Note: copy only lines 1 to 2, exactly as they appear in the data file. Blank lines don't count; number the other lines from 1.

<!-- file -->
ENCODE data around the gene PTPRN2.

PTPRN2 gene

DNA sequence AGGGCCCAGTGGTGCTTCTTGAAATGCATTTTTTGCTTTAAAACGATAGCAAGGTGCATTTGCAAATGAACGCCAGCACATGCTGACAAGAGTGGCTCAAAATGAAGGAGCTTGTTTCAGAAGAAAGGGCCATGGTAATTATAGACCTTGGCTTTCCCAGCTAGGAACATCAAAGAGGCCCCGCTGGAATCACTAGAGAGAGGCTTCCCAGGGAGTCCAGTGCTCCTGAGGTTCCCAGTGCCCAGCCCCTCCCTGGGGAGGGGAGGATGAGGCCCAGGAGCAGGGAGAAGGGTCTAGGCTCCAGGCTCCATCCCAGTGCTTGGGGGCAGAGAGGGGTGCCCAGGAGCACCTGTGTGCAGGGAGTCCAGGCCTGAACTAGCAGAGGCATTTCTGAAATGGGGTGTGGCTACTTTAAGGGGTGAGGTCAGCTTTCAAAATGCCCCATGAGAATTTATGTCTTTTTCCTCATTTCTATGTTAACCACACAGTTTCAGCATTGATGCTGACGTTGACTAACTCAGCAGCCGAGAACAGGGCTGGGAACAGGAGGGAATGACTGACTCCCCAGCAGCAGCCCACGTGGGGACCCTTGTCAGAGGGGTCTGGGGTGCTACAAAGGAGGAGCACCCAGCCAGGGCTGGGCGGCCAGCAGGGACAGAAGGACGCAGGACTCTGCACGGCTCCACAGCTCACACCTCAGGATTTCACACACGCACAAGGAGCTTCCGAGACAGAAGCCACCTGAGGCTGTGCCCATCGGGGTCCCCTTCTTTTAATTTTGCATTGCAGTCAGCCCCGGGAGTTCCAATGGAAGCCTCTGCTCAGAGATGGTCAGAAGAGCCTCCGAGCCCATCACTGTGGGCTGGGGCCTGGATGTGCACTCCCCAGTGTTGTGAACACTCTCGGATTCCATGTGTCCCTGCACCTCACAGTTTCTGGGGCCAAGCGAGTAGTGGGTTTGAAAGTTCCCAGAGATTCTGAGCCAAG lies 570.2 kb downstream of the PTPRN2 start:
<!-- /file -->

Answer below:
ENCODE data around the gene PTPRN2.

PTPRN2 gene